(Crossposting from BlueNC) (In response to earlier post alleging that the Courts at the Y are "unused) I just came from my usual Friday handball match at the Y, and want to report that one-half of the exercise machines in the "Wellness Area" adjacent to the Courts were in use when I arrived at 4:45, and fewer than one-third were in use when I left at 6 pm. The same was true every day last week at 5:30 pm, when I surveyed the area, my curiosity aroused by new Y President Dabney Grinnan's assertions in various papers over the last few weeks that the two multi-purpose racquetball/handball Courts are unused, while Wellness machine users are clamoring for more machines to decrease their wait times, and wider aisles to be made more comfortable in their passage there.Verifying that Ms. Grinnan simply repeats what others who are certainly mistaken have told her, really, is a simple matter.At the same time that the fitness machines were awaiting the surmised hoards, at the very hour all would agree to be the Y's busiest, both handball Courts were in use by players (two on one Court, three on the other), which were still busy with racquetball players when I left at the beginning of the six to seven o'clock period.I have to note as well that the Courts were being used earlier this afternoon, as they often are, to corral school children waiting for their parents to pick them up. Though players are often told the Courts are not available for use when the afterschoolers are housed there, (estimate 100 children in there this afternoon), that use, though beneficial enough to displace players, is never counted as a benefit when Ms. Grinnan and her staff handlers report that the Courts stand unused most of the time and simply must be "re-purposed." Nor are the many practitioners of oriental exercise (families mostly), who prefer the separation and silence of the walled Courts for their meditative exercise; or the high school volleyballers who practice there, or the other users of the Courts never seen by the staff, whose offices and attention are upstairs, and who are never seen visiting this area.Worse than that, though, is Ms. Grinnan's choice, just before the start of her first Board meeting as President, to close and thus bar from the meeting two senior, original Y members who have played on the Courts here for more than thirty years, Billy Barnes and Bob Epting. The Seniors had come to hear Ms. Grinnan report to the Board about her meeting the previous week with players disgruntled to learn that staff and the Board had undertaken to close the Courts, (the only Courts in Orange County available to the public), to destroy them, and to fill their space with additional single-story stairclimbers and destination-less bicycles. Only problem, they failed to mention their proposals and plans to the Court users until announcing the decision as a fait accompli. We wanted to know why, and to request that the process be re-opened to allow for opportunities for all members to say whether the Courts should go, not just the staff and and whichever members the admittedly "random" survey had reached, so we found out where the January Board was meeting, and when, and appeared at their front door at the appointed hour."Out, out you must go," Ms Grinnan told us. "Who closed the meeting, did you close the meeting?" I asked her. Officials from the Triangle Y, rushed to defend her, and coming chest to chest with me, argued with me that, "Our meetings are always closed, we are a private, not a public, non-profit." Are you her boss, I wondered out loud, but got no answer from him. "The decision has been made, it does not matter by whom, and I am going to follow it."I thought of Pogo, who, without chest bumping me, whispered from my memory, "She has met the enemy,and sheezit." This coming Wednesday, the 27th of February, we will visit the Y Board meeting again, this time to deliver to the Board the written and spoken statements of five recent Y Presidents, each of whom has assured me that the Y Board meetings have not been closed, to their knowledge, in the last forty years.We will also insist that the Board call and provide for the general election we have requested, and as allowed by the by-laws, of all Y members, upon by-law amendments we are proposing that will "clarify," since the Board now seems uncertain about the matter, that all Y members have the right to attend and observe all Board meetings, and that such meetings are always to be open meetings, except when sensitive matters such as personnel questions are being considered.Ms. Grinnan's response? Late last week she wrote to advise me that the Board will consider our request for an open election by all Y members upon the amendments proposed, at its February 27 meeting, where, in her discretion, the public will be allowed fifteen minutes to address the Board. The rest of the meeting, she asserts, will be closed.Alas, she seems not to know how she has soiled herself, or when or how to stop.See you at the Y Board meeting on the 27th, at noon, at the Y daycare facility on Sunrise Road, just off Weaver Dairy Road.BobeptingRead more:

Y BOARD INSULTS FOUR FORMER BOARD PRESIDENTS, ORIGINAL EXECUTIVE DIRECTORThe YMCA Board of Directors met last Wednesday, again, in secret. And four previous Board Presidents and the original Executive Director of the Y were required to leave the meeting, along with more than fifty Y members, after President Grinnan announced that Y Board meetings will be closed to the public after an initial fifteen minute public comment session at the beginning of each meeting.At the beginning of the meeting, Y staff passed out written rules announcing that five persons would be allowed to address the Y Board for up to three minutes each. The five to speak would have to be picked by lot from names placed in a hat at least ten minutes before the meeting, according to those printed rules. No such rules have ever been applied to Y Board meetings before.Responding to those new rules, the Y’s original Executive Director Howard Tate told the Board that the Y Board always met in public, its meetings were always open to Members, and that he simply did not understand why this practice now had to be changed. No explanation was given him or anyone.Former Y Board President Dr. Paula Miller recounted her years on the Board, and stated that Board meetings had always been open to Members, and that she did not believe the community would continue to support a Y whose Board felt like it had to keep interested Members outside, and not allow them to observe and hear what went on in its meetings.Former Y Board President Maureen Rosen told the Board that it ought to be ashamed of itself for distancing itself from its Members, for closing its meetings to Members for the first time in her experience, and thereby creating a chasm of bad feelings between the itself and the community, and for failing to answer in public the questions and requests made to it in public by its Members.Former Chapel Hill Mayor Rosemary Waldorf, herself a former Y Board President, said that no Board meetings had been closed in her experience, except for consideration of sensitive matters such as personnel issues, and suggested the Board should formally promise in by-law amendments that its Board meetings would be open to the public. She also stated that she felt public funding from governing bodies and from local giving would dry up if the Board continued to insist, as it has under President Grinnan, that its meetings will be closed to the public, and particularly to Members.Former Board President John Curry sent the Board a letter stating that during the Y’s previous financial crisis in the early 1980’s, many Members attended Board meetings he chaired, and made suggestions that proved valuable to saving the Y. He also recalled that much of the new financial support received in that crisis came from Y Members who were, and still are, regular users of the Courts in the YMCA.So how was the testimony of these former Presidents received by the Board?At the end of their remarks, President Grinnan refused to allow the Board to vote on whether to close the meeting. Instead, she declared that the Board had decided in a prior meeting to close all future meetings, and with others clamoring for a chance to speak, she declared the rest of the meeting to be closed and asked the fifty-odd Members who had gathered to observe the meeting, to leave.This is why we have called for general referendum of all Y members, to vote upon amendments that will make specific in the by-laws that Y Board meetings are open meetings, that Members may attend and observe, and that the Board’s business is the Members’ business and must be done in public and with transparency. Frankly, Ms. Grinnan’s determination to keep Y Members from knowing what business its Board discusses, what action the Board is contemplating, what particular positions its various Board members may support, and what each does not support is baffling, especially in light of the ability and experience of all of her predecessors in being able to lead Board in public meeting.Why is it then, that under President Grinnan, the open meetings practices of our YMCA have to be changed and the Board must meet and deliberate in secret?Who is being accommodated by her insistence on closed Board meetings?Are all Board members insisting, or even agreeing with her, that Members of the YMCA cannot be trusted to attend and observe Y Board meetings ?Is it the weakness of her convictions that makes her unwilling to have their discussion hidden from public view? Or is she just so certain that she is right that she feels no need to consider anything else?Are this Y’s assets at risk? Has this Board so weakened it financially that we may not know its peril?Have agreements already been made to turn the assets of our Y, and its future, over to some larger organization with a regional rather than local tradition and outlook? Does the Y’s Management Agreement lead this Y to that end, and are these closed meetings required in order to secure that course, rather than expose it to public discussion?If you were thinking when you began today ‘s remarks that here comes more about why these old guys need to keep on playing Racquetball at the local Y, well surprise, surprise! As a matter of fact, in the course of trying to determine how local staff could have surveyed its members and missed all hundred or so Court users in that process, and by having the door to the Y Board meeting slammed in our face, not just one month, but now for two months in a row, it has become clear that local Board governance has had to become a secret process under President Grinnan. And that as a first priority, that has got to be changed.I don’t expect she will ever be able to say why times have changed and why Board meetings must be secret now that she is President. So long as she continues, and so long as the rest of the Board remains cowed at her declarations as to how they will be allowed, or not, to be observed by and to interact with Y Members, this Y is on a self-destructive path.Perhaps other Board members may begin to see the light, and insist that she stop. I sure hope so. Surely there are some on that Board who are not willing to have her attribute her aversion to transparency, inclusion, and open governance to them by unobserved, un-voted, and unrecorded fiat.Today’s Chapel Hill News reported that one Board member explained the closed meeting Wednesday by reciting his fear that, if the meetings were open, “Folks like you would be in here writing down everything we say.”Well, duh, that’s right, and people would then know what you were doing, what each of you is thinking, who was for it and who against, and come the next Board election, Y Members would have some basis for knowing who to support and who to reject.The way it is, they have no idea whatsoever, until by secret vote at closed meetings, whatever part of the Y they use is announced to have been “re-purposed,” so that others may have the use of the space they used to enjoy.President’s Grinnan’s penchant for autocracy mocks everything this community reveres about the transparency and self-governance by which local non-profits like the YMCA are governed.Please join our efforts to change that by insisting upon an all-Member referendum to amend the Y’s by-laws to keep our Board meetings open and to make the Board aware that its business is, meeting after meeting, our business.And join us as stand out front of the Y with our signs demanding open meetings, and as we attend the next Y Board meeting on the second Wednesday in March, at the Y Day Care Facility operated with Carol Woods residents on Sunrise Road in Chapel Hill. Bob Epting03 03 13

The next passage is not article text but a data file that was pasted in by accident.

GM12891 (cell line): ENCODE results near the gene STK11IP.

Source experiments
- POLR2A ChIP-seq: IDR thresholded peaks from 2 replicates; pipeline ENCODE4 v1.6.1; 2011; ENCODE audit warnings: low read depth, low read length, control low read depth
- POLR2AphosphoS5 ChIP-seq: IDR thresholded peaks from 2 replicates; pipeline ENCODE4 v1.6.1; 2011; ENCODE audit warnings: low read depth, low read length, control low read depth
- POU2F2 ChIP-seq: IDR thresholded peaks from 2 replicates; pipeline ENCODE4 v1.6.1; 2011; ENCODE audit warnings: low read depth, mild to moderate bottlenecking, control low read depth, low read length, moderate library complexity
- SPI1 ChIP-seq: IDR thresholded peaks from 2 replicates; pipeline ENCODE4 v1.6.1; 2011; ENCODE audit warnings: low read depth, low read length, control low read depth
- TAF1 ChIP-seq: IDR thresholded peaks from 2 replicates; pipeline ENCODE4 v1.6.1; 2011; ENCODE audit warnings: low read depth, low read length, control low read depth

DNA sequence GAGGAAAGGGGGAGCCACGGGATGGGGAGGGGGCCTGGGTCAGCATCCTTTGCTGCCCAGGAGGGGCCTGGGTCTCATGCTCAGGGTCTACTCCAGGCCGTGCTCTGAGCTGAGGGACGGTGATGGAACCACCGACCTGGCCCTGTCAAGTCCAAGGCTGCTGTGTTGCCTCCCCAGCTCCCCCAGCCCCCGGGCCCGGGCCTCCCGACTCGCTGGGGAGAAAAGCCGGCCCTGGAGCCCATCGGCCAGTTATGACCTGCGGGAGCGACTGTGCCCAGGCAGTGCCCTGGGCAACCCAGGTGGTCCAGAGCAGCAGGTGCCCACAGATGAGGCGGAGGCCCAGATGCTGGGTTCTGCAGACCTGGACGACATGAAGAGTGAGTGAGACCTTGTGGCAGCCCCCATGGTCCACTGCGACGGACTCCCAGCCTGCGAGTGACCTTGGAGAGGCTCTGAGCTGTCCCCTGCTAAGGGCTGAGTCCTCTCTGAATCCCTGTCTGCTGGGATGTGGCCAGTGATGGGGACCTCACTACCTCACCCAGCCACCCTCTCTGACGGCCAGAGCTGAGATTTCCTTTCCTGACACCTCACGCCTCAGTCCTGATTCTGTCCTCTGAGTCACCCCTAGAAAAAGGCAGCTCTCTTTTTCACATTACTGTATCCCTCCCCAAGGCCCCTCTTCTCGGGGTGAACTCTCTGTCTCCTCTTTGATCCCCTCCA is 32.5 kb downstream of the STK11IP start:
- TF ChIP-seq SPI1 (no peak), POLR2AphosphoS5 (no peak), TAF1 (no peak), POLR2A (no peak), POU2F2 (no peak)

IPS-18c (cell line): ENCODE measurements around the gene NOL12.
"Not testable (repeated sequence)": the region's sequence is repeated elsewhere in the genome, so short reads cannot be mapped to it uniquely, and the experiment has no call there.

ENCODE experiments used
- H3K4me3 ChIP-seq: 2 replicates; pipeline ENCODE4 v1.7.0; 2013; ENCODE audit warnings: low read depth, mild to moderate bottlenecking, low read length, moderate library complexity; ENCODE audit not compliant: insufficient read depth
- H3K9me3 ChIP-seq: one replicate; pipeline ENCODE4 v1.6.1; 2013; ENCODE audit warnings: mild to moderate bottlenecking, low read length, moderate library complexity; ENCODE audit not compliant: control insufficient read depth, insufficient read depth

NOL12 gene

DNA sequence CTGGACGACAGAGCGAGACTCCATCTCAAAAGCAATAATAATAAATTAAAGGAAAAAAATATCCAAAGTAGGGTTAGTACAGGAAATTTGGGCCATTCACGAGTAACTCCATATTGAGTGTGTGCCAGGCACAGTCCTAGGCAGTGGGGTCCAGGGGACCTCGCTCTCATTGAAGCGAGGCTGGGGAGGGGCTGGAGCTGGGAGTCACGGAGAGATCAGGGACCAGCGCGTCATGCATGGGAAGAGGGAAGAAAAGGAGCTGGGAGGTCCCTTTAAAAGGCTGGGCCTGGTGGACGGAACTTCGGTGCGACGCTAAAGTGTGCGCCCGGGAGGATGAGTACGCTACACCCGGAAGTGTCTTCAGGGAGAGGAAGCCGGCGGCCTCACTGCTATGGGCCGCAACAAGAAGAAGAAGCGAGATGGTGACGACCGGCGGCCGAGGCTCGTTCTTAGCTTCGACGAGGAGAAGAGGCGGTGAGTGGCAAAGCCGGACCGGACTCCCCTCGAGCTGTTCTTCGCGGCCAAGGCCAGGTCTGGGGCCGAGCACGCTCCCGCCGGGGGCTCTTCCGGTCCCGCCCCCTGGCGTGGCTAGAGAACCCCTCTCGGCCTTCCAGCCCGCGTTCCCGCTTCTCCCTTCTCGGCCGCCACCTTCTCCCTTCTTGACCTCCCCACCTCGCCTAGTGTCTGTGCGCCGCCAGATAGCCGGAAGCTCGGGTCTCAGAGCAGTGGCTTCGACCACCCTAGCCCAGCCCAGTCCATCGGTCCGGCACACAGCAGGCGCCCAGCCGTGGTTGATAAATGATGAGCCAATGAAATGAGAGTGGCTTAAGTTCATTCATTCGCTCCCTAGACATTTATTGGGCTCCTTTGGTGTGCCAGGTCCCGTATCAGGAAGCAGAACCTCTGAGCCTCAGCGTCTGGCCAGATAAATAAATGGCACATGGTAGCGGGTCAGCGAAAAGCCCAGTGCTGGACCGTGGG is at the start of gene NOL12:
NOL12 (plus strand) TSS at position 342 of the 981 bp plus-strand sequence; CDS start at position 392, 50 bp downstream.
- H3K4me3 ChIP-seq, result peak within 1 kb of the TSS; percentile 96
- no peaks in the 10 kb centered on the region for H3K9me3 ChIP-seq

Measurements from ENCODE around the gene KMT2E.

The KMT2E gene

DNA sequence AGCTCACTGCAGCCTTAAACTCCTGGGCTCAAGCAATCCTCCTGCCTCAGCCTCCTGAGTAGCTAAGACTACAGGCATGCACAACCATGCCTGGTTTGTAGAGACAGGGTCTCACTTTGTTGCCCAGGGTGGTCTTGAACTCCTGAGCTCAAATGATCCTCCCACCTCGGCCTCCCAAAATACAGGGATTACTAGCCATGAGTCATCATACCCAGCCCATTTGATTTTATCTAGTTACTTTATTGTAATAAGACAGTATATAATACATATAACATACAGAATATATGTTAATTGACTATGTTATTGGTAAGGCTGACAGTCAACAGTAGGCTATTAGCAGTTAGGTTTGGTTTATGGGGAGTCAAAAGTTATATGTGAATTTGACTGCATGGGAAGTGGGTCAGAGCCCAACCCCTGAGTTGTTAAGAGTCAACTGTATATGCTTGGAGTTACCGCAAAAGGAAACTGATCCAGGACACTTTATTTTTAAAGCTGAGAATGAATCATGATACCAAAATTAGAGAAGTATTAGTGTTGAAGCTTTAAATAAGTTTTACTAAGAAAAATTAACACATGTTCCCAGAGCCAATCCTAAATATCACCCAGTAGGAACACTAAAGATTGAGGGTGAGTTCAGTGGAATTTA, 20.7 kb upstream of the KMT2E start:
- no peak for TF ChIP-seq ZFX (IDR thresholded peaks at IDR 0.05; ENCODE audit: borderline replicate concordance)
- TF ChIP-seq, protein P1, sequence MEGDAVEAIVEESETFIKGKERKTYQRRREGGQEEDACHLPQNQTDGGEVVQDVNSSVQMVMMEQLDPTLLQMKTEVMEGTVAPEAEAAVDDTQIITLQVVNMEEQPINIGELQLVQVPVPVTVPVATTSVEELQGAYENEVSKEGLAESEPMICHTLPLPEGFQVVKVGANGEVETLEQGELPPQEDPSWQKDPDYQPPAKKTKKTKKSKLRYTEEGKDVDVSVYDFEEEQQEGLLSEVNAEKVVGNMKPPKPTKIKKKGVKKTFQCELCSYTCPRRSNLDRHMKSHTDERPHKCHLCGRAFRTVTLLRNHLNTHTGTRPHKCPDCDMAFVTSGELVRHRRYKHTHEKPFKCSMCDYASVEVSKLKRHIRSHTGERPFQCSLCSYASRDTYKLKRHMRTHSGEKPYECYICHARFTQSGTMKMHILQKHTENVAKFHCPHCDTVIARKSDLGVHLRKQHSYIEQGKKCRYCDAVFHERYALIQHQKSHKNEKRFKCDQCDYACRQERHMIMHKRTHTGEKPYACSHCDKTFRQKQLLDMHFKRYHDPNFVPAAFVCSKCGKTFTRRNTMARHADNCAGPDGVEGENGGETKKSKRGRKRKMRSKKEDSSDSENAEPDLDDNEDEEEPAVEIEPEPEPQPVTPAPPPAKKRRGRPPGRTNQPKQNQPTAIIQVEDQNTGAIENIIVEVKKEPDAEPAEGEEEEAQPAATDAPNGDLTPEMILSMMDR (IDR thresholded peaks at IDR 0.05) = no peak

Right on, Bob! I'm glad you're on their case.

Don't mess with Bob Epting

Robert, that the registered agent of the CHAPEL HILL-CARRBORO YOUNG MEN`S CHRISTIAN ASSOCIATION is Emery Denny. Mr Denny (who Robert and I knew quite well) has been dead for 31 years. Has the corporation neglected its duties under GS 55A-5-01 and aren't interrogatories by the Secretary of State under GS 55A-3-1 proper to see if the corporation is complying with its corporate duties?  Or is another corporation actually running things now?

I see where the President has now announced there will be no Board meeting on the second Wednesday in March.  Seems a quorum cannot be arranged.  They are to pass around and vote on some resolution by telephone or internet instead.Nice, no meeting, no Y Members asking to hear and see how their Board interacts and transacts their business!  And no way for individual Board members to know that each has access to all the information provided to others, or to test the proposal to be offered, no doubt from the Executive committee, with questions or discussion. The only real difference, since they say they'll keep locking us out at future meetings anyway, is that there is to be no photo-op where news crews can photograph previous Board Presidents and Executive Directors, and scores of Y Members being kicked out of their Board meetings, if there is no meeting!  Nevertheless, it is our hope that by that resolution, Board members will agree to open their meetings, as all their predecessor Boards have done.  We also trust that they will cancel their flawed plan to destroy the only public racquetball Courts in town,involve all interested Y Members in a new survey, and develop future space utilization plans with input and support of all Members. If they do not, we will proceed with a general election by all Y Members to amend the Y by-laws to provide for open meetings, public documents, and full transparency of Y Board business to all Y Members.  It is ridiculous that they should have to be reminded of this community's expectations in this regard. Stay tuned, and we will let you know if, when, and where they decide to have another real meeting of the Board of Directors. Bob Epting